“Burke shows again that he’s not just a comic genius, but also a fine dramatic writer and storyteller.” – Booklist. “Prose both scabrous and poetic.” – Publishers Weekly. “Proust meets Chandler over a pint of Guinness.” – Spectator. “Among the most memorable books of the year, of any genre.” – Sunday Times. “A hardboiled delight.” – Guardian. “Imagine Donald Westlake and Richard Stark collaborating on a screwball noir.” – Kirkus Reviews. “A cross between Raymond Chandler and Flann O’Brien.” – John Banville.

Friday, June 29, 2012

Review: THE NAMELESS DEAD by Brian McGilloway

THE NAMELESS DEAD (Macmillan) is the fifth in Brian McGilloway’s Donegal-set series to feature Garda Detective Ben Devlin. He is also the author of a standalone novel, LITTLE GIRL LOST (2011).
  Whilst investigating a tip-off on the small island of Islandmore, in the middle of the River Foyle, the Commission for the Location of Victims’ Remains discovers the body of a man believed to have been murdered by the IRA some thirty years before. They also turn up a number of other corpses, those of infants, all of whom appear to have suffered from a condition that would have killed them at birth - apart from one, which appears to have been strangled to death.
  Detective Inspector Ben Devlin, operating out of Lifford on the border with Northern Ireland, wants to investigate the death of the strangled infant. Unfortunately, the legislation is crystal-clear: any evidence uncovered by the CLVR cannot lead to prosecution.
  Devlin, a devout Catholic and a family man, refuses to allow the matter to rest, determined that the infant, and those others buried with it, will not be left in the limbo of the nameless dead …
  Brian McGilloway has established a strong reputation in recent years as a thoughtful, intelligent crime novelist whose stories, set on the border - between Lifford and Strabane and the Republic and Northern Ireland, but between old and new Ireland too - are told with a quiet authority.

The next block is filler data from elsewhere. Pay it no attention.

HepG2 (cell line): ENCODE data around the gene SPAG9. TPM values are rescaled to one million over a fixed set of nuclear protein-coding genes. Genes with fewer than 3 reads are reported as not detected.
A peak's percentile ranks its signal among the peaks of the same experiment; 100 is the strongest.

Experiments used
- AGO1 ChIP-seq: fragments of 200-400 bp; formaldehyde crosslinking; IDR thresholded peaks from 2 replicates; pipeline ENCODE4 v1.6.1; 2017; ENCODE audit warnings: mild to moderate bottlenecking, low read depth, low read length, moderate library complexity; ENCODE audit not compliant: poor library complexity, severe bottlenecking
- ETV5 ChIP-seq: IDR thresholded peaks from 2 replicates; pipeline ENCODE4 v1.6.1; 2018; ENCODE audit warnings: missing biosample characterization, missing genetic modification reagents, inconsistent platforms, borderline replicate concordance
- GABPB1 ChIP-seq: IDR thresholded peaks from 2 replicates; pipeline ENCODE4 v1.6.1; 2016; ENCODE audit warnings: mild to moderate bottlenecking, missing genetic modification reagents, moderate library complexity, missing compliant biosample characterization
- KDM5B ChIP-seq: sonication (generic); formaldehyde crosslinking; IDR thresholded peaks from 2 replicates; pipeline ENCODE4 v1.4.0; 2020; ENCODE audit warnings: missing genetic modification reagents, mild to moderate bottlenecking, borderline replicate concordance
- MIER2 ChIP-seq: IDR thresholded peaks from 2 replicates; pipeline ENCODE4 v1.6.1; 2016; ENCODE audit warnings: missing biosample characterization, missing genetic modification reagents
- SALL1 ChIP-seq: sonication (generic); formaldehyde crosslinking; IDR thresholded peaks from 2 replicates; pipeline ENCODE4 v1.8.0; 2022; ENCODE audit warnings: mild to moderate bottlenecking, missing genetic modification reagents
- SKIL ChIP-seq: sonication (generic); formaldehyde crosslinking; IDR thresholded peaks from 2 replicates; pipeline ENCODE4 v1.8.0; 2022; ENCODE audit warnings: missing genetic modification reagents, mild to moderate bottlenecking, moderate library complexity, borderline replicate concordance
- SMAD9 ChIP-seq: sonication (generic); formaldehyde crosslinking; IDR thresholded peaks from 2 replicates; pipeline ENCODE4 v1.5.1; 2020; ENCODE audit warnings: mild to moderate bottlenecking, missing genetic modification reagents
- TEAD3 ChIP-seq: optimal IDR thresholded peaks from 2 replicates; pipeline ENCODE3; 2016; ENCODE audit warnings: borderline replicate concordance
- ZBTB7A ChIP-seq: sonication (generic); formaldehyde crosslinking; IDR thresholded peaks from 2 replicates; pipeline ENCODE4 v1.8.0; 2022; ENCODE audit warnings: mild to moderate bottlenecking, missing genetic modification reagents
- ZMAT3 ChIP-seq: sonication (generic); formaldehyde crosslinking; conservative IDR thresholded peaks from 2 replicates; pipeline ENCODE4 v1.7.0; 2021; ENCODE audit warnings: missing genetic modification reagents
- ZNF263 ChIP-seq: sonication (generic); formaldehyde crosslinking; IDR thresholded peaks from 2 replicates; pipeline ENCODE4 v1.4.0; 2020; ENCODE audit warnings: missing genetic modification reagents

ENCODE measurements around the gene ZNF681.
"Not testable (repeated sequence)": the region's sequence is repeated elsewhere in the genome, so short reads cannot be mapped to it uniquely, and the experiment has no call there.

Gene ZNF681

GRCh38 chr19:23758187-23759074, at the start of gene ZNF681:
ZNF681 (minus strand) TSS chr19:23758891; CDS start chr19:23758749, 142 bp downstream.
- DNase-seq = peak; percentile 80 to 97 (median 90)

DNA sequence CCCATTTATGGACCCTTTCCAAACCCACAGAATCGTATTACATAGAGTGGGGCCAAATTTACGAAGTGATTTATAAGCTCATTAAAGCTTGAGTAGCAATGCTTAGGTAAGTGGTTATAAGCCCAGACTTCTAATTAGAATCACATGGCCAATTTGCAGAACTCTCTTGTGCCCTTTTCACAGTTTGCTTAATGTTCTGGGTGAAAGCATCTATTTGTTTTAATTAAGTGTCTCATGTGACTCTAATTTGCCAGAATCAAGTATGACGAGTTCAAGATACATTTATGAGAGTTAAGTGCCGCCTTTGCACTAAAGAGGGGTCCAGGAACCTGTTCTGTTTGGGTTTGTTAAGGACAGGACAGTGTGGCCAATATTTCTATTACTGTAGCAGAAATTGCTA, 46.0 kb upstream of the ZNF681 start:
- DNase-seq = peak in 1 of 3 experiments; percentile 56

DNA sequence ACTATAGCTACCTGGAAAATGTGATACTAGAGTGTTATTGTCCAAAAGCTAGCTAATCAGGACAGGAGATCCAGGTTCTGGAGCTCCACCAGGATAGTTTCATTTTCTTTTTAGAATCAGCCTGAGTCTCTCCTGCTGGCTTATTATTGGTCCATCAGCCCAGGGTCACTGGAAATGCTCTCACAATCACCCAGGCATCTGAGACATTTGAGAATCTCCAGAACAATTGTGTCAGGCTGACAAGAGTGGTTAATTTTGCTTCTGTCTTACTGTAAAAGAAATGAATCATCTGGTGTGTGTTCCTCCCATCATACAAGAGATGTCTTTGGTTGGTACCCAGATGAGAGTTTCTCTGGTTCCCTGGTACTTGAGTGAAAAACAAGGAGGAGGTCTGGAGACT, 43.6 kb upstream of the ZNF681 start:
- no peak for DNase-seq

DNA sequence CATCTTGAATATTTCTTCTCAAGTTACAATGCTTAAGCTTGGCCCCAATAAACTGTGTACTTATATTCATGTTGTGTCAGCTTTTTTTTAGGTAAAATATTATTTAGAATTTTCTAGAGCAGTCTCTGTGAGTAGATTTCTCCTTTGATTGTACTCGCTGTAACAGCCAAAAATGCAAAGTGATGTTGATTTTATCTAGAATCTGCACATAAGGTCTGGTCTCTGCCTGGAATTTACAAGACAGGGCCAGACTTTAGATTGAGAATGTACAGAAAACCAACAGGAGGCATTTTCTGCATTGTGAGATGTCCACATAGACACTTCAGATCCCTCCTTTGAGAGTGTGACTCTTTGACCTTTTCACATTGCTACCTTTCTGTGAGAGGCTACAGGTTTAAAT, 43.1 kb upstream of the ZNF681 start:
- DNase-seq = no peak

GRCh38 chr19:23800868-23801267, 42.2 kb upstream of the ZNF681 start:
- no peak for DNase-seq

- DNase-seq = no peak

One of the most interesting features of his novels is that Devlin is the antithesis of the traditional crime fiction policeman, who tends to be dysfunctional, alcoholic, haunted by demons, and a loner.
  Devlin, by contrast, is a happily married man with a quiet but strong religious faith, who works well as part of a team, and particularly with his peer on the other side of the border, the PSNI’s Jim Hendry. These characteristics feed into how the Devlin novels evolve: Devlin is doggedly in pursuit of rightness and justice not simply as theories or philosophies, but because he believes that it is in their observance that society functions best.
  Naturally, as a policeman, Devlin tends to see society at its worst; as a novelist, McGilloway crafts his stories so that the political is very much personal for Devlin, as various aspects of investigations impact on his own family home, and Devlin is forced to question his own morality. For example, when his daughter is physically assaulted by a teenage thug, everyone - his peers, his daughter, his wife - expects Devlin to break the law in order to revenge his daughter. Can he allow himself do that and still exert moral power in his own home, and in his own conscience?
  What sets THE NAMELESS DEAD apart, however, is its subject matter: the fate of the ‘nameless dead’, the forgotten infants, one of which is murdered, gives the novel an elegiac tone, and a poignant one; there were a number of times when I found myself reading with a lump in my throat.
  The Ian Rankin-esque title is fully deserved: THE NAMELESS DEAD is one of the most insightful and affecting novels you’ll read this year. - Declan Burke

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